Russian Federation (West of Urals): The country as a whole is physically the world’s largest nation. However, the vast majority of the population (77%) live in the European part of the country.

Following the collapse of the Soviet Union in 1989/90 the new Russian Federation remained a world power and relations with other advanced economies improved. However, the collapse of any true democracy in the new millennium and Russian ambitions to regain territory lost primarily to Ukraine has made the USA and western allies cool their favourable attitudes and a new “cold war” has developed. There have also been deep, partly substantiated, concerns that Russia has sought to interfere with election results around the world, has used nerve gas to attack former agents in the UK and endorses the use of chemical weapons in Syria. It has also developed advanced techniques in cyber warfare and begun to secretly rearm.

Russia is the twelfth largest economy in the world, but nevertheless some 20 million inhabitants live below the poverty line and the proportion is increasing. For those in work, the income tax system consists of an attractive flat 13% rate. Different estimates exist concerning corruption and tax evasion. However, the informal economy probably accounts for at least 25% of GDP. Since the end of 2016 a significant shift has taken place in orientation as US-led sanctions have begun to impact on the economy. Now much of the orientation is towards China and this includes a huge growth in Chinese tourism.

Serbia: This is a democratic nation with an independent judiciary and a modern constitution. It has established diplomatic relations with almost all countries in the world and is probably the leading candidate for future EU membership.

The Baltic conflict hit the economy hard and gave rise to a poor reputation abroad, which only now is recovering back to the level it once enjoyed. It has also suffered from a severe refugee problem for many years. Today its demographic crisis is due to a death rate that exceeds the birth rate – giving rise to an ageing population. 60% of the working population are in the services sector and this has helped compound its negative trade balance.

Switzerland: Most people will know Switzerland because of its mountains, cheeses, financial sector and excellent railway network. But today the economy relies heavily on manufacturing – with a strong presence in the form of pharmaceuticals, chemicals and precision engineering. It is politically a federal state consisting of 26 cantons and the city of Berne. Its form of government is highly democratic with a facility for citizens to raise petitions for referenda to be held – with results binding on the national parliament.

Over 20% of the population are foreign nationals and many people commute each day across the borders from neighbouring countries to work there. Living standards are high, although only 37% of families are home owners. It has a highly flexible labour market, relaxed labour laws compared to other continental countries and a low tax regime.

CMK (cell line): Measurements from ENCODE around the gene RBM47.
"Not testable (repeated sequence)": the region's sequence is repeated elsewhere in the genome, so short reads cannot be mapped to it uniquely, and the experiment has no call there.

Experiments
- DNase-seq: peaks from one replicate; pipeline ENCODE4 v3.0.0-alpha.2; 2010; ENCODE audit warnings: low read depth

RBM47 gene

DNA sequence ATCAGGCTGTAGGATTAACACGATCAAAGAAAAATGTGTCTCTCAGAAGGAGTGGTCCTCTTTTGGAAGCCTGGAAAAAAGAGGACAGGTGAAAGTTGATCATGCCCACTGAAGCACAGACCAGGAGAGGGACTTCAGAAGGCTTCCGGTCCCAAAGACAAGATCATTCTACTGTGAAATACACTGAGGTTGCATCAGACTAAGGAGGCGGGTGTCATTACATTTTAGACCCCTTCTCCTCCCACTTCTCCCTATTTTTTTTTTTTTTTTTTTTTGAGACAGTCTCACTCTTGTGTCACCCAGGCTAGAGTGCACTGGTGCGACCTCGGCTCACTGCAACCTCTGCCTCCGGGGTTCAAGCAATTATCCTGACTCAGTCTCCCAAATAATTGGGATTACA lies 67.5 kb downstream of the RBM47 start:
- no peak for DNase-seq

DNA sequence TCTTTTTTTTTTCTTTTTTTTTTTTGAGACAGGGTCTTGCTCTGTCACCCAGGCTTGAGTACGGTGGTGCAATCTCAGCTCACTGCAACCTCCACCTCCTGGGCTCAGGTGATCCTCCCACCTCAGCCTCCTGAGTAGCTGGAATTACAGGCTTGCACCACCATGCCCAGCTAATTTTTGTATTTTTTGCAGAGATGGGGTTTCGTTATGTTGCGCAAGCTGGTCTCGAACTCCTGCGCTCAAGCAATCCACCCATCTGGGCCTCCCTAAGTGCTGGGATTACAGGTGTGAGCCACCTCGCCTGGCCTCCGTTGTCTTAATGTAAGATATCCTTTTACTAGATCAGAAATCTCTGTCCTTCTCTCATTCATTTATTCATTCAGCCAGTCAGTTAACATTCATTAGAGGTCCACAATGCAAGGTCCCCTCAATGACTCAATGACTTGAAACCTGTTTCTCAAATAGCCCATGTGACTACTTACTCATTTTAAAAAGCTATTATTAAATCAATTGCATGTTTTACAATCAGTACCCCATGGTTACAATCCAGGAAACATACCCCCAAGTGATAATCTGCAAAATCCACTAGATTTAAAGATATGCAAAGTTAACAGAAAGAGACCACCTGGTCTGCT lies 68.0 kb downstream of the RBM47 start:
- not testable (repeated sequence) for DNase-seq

Ukraine: This former soviet state has a large population and yet a very weak economy. Its borders are constantly under threat from Russian-backed rebels and the loss of Crimea to Russia has created a huge political controversy with the west. The civil war in the Donetsk Oblast and neighbouring areas has placed a great political and military strain on a country that has still not fully recovered from the 1986 Chernobyl Disaster and the laying to waste of a huge chunk of forest and farmland.

Greatest advantages: Access to capital markets, minimal labour laws in some countries, stability and central European location (Switzerland), inexpensive labour (eastern Europe). Clear and reasonable labour regulation (Iceland and Norway).

Greatest disadvantages: US-led embargo on Russia, cyber security problems, state bureaucracy, poor consumer markets, high social security costs, political instability and tight labour regulation (eastern Europe).

Proportion of global land area: 3.6%

Proportion of global population: 2.4%
Annual rate of population increase: -0.5% (Bosnia-H) +1.1% (Switzerland
Life expectancy: Men 65.5 years (Russia) Women years: 85.4 (Switzerland)
Working population in the informal economy: 20-30% (not Switzerland)
GSI Modern slavery (Forced Labour) 0.404% Serbia, 0.732% Russia
Unemployment rate: 4.2% (Moldova), 25.1% (Bosnia-H)
GDP/capita PPP (current) $9125 (Ukraine) to $61360 (Switzerland)
Female labour participation rate: 16.1% (Bosnia-H), 69% (Switzerland)
Male labour participation rate:21.3% (Moldova) 67.9% (Switzerland)
World Bank rating (doing business): 136/ 190 (Moldova) 76/190 Ukraine
FedEE overall employment potential rating: 6/10
FedEE regulatory rating: 4/10 (Switzerland) 7/10 elsewhere.

Minimum wage rates (selected states)
– Albania: 24,000 leke a month (1.5.2017)

– Iceland: 300,000 a month (1.5.2018)
– Russian Federation: 9,489 roubles (1.1.2018)
– Serbia: 24,787 new dinars a month (1.1.2018)
– Ukraine: 3,723.00 hryvnias a month (1.1.2018)